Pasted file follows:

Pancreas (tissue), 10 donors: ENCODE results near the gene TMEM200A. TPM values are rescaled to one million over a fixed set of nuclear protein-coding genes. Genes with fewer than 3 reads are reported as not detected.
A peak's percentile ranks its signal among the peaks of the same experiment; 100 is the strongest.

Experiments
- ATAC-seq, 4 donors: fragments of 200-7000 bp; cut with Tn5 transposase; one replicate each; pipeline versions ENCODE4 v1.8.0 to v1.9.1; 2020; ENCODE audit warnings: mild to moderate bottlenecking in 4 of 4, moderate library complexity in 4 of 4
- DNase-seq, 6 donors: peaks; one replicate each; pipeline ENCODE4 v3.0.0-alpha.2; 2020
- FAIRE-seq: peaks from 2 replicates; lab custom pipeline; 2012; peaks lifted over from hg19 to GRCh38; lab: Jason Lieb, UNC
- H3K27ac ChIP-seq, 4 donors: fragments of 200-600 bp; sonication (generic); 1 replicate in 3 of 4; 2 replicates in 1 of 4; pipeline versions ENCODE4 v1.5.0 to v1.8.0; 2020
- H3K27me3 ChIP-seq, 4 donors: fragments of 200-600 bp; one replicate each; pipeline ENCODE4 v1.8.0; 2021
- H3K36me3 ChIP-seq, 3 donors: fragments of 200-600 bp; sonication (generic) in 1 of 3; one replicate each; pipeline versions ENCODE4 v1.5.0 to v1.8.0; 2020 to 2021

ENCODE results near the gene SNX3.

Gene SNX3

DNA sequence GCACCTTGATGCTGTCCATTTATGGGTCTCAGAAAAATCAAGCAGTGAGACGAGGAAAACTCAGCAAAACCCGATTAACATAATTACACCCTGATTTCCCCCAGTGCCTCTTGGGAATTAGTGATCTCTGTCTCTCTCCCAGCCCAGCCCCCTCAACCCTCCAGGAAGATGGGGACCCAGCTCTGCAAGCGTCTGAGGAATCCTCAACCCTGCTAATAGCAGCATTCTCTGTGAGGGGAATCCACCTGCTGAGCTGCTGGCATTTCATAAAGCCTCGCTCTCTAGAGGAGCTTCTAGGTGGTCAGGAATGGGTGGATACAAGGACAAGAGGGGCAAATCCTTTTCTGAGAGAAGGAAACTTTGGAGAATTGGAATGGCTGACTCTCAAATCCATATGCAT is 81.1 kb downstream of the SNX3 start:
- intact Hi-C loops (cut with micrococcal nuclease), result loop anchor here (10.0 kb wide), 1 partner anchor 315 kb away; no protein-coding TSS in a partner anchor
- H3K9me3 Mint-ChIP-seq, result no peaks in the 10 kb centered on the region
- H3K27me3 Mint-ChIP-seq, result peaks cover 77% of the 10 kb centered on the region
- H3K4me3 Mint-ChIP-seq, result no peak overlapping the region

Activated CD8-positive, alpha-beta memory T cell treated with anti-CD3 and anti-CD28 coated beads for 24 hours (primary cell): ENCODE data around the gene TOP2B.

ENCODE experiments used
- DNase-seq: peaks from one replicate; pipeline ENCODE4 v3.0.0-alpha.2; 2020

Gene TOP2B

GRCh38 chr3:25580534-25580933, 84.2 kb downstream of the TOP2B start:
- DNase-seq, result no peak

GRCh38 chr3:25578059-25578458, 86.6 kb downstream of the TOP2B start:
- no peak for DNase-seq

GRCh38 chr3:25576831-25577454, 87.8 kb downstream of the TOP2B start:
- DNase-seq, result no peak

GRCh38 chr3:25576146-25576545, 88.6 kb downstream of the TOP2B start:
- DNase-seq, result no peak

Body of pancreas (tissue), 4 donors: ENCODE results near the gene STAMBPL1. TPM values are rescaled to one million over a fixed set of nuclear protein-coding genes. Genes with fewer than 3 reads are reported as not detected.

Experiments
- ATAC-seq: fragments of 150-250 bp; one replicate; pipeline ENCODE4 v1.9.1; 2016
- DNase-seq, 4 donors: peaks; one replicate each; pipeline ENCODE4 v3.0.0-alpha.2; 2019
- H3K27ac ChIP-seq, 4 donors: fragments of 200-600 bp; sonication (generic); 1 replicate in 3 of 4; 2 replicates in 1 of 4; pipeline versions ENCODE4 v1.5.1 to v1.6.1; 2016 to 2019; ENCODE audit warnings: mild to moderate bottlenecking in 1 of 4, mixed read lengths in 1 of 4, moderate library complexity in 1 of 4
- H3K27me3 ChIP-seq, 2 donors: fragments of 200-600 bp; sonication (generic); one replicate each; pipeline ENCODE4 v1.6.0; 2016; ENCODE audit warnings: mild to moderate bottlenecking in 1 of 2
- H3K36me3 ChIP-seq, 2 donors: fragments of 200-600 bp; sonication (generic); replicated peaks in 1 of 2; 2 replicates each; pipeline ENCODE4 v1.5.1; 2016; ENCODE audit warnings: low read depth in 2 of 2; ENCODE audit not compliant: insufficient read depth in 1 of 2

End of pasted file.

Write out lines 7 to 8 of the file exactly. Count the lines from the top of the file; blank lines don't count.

- H3K27ac ChIP-seq, 4 donors: fragments of 200-600 bp; sonication (generic); 1 replicate in 3 of 4; 2 replicates in 1 of 4; pipeline versions ENCODE4 v1.5.0 to v1.8.0; 2020
- H3K27me3 ChIP-seq, 4 donors: fragments of 200-600 bp; one replicate each; pipeline ENCODE4 v1.8.0; 2021